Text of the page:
As the number of "bring your own devices" keeps growing at colleges and other schools, academic IT departments are finding it increasingly difficult to stave off malware, bot attacks and a variety of other cyber-threats. Several educational institutions across the U.S. have turned to Hewlett-Packard's TippingPoint network security solutions for help.
Schools that have adopted TippingPoint offerings include Chicago's Loyola University, California's Irvine Unified School District and the Collinsville (Illinois) Community Unit School District 10. They say HP's software and services have helped them to defend against the millions of cyber-threats they are seeing 24/7.
By the nature of what they do and the audiences they serve, colleges are particularly susceptible to a range of computer viruses and other threats. Students bring devices to classes, communicate with one another and their instructors online, and -- increasingly -- participate in virtual courses offered out of campuses that might be on the other end of the country or even the other side of the globe.
College IT Environment Is 'Hostile'
In the eyes of college IT administrators, all these factors contribute to an increasingly high-risk environment.
"The university IT environment is a hostile network with tons of devices trying to connect to it," said Brett Weston, Information Security administrator at Loyola University in Chicago. The school has determined that each student connects an average of 4.5 devices to its network...and with nearly 16,000 students from all 50 states and 82 countries, that's a lot of potential for IT trouble.
Since adopting HP's TippingPoint, Loyola has "been able to block an average of 2 million threats per week," Weston said. With the addition of TippingPoint's DVLabs, which provides customers with weekly updated "digital vaccines," the university has been able to block up to 8.5 million threats a week, Weston added.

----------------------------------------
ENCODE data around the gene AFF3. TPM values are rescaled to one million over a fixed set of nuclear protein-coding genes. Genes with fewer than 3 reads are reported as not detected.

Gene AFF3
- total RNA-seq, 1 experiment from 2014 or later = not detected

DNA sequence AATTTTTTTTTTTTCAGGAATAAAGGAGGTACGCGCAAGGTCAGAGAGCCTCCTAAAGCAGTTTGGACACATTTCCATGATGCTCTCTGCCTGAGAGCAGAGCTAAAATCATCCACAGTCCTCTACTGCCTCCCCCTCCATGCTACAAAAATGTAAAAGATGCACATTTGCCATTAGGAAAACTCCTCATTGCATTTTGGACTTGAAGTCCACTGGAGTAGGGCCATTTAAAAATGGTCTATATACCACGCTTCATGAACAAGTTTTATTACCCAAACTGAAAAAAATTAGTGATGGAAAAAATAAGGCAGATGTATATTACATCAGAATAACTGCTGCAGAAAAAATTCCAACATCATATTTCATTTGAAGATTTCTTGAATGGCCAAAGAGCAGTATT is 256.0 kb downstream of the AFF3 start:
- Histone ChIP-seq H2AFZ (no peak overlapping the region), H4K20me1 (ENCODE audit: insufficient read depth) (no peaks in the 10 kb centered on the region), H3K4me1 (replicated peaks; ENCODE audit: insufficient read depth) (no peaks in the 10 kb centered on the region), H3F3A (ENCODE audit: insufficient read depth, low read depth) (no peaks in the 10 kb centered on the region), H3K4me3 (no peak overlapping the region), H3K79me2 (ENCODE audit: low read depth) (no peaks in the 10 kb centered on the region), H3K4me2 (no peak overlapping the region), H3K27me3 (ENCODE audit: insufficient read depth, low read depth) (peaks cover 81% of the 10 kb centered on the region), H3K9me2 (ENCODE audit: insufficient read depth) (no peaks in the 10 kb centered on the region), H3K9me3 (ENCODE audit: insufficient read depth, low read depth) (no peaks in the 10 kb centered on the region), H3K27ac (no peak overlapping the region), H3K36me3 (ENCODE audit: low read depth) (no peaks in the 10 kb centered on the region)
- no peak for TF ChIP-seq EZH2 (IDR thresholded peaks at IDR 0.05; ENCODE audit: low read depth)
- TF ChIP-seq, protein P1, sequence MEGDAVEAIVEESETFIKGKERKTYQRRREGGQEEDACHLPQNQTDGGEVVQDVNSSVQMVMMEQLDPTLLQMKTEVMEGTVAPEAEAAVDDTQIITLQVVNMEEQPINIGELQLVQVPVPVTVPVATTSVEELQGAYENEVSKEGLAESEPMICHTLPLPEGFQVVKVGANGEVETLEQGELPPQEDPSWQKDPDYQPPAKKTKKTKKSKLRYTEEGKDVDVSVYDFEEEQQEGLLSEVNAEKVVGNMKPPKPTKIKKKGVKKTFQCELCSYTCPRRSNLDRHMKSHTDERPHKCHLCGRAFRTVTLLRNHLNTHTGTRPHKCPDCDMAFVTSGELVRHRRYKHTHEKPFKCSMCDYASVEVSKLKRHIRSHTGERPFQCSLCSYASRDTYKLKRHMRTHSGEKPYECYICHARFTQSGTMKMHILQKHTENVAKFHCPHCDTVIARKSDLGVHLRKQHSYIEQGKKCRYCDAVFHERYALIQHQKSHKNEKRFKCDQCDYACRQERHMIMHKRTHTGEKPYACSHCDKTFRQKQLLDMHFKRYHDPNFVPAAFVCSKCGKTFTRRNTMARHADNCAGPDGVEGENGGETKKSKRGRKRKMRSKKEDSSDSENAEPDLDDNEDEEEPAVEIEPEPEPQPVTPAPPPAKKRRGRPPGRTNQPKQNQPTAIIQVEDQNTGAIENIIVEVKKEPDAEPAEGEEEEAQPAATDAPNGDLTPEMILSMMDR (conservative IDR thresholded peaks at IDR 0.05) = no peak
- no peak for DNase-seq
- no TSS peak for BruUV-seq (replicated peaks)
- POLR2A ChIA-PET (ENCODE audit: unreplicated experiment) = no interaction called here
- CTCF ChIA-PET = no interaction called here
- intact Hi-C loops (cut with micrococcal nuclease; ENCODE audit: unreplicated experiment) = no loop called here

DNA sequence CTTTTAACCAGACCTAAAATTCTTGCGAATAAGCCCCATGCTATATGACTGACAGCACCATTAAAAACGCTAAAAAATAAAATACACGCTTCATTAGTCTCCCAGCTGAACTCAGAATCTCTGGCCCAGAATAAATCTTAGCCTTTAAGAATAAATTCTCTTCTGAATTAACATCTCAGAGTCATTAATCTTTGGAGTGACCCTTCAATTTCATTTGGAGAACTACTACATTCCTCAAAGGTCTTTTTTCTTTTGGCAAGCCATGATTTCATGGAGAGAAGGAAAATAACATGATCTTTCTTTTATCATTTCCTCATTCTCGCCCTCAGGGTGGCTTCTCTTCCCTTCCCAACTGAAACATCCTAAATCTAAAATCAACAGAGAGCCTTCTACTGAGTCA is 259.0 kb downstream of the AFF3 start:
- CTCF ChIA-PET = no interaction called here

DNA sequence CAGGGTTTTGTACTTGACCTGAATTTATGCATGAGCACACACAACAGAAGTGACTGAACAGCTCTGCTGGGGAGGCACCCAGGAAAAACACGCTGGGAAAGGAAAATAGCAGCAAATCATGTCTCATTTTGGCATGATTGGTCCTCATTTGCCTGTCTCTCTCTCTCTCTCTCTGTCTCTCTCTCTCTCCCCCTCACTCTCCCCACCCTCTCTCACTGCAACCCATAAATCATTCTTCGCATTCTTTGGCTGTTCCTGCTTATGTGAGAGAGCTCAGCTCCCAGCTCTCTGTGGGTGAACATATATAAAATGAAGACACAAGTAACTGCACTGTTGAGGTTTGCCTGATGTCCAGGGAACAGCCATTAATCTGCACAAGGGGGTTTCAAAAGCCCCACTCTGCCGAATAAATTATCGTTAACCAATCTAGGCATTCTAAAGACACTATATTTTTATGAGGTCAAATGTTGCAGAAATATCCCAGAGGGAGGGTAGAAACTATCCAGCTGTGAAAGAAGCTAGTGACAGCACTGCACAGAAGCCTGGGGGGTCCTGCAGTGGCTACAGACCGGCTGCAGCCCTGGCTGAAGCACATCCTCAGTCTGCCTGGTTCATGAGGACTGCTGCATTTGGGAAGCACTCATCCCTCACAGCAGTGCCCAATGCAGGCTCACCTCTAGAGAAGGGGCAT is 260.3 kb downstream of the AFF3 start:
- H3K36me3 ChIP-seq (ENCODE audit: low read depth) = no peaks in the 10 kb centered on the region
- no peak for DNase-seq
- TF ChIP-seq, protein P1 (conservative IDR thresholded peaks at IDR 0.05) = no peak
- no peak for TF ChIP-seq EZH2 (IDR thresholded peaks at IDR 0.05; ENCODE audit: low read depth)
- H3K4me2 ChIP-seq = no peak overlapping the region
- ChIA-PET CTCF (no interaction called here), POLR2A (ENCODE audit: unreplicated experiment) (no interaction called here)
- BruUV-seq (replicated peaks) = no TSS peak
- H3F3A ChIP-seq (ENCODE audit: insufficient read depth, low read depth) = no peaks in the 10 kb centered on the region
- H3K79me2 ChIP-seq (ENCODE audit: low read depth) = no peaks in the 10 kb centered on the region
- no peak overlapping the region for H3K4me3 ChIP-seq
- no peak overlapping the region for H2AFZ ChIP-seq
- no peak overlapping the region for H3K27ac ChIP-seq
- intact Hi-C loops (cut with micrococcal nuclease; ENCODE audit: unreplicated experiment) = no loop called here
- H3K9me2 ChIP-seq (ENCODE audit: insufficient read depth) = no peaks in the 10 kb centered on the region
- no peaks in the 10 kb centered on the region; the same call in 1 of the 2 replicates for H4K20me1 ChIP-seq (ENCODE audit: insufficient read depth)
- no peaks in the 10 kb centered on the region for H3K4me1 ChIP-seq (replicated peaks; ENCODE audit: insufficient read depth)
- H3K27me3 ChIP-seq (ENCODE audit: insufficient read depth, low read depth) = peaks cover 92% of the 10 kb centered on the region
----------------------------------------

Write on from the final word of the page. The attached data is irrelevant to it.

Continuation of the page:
HP's TippingPoint offerings include several separate types of protection against cyber-threats. They include an intrusion prevention system, firewall and DVLabs services, as well as a security management system.
The intrusion prevention system, for example, has helped the Irvine Unified School District -- one of the fastest-growing K-12 districts in the U.S. -- block threats to a network with more than 8,500 workstations serving a student body of 30,000.
"Our network was being attacked 24/7 by malware, click fraud and other cyber-threats, which was affecting online research and operations," said Lance Auman, information security architect for the school district. TippingPoint's intrusion prevention system, he added, has helped the district block threats "without interrupting school operations."
Similarly, TippingPoint's firewall helped the Collinsville school district in Illinois to respond quickly to a malware attack.
"We were put to the test right from the start when an end-user downloaded malware that created its own spam filter, and the entire district was unable to receive e-mails from external sources," said Mike Kunz, director of technology for the district. TippingPoint, he said, "enabled us to identify the machine and mitigate the infection."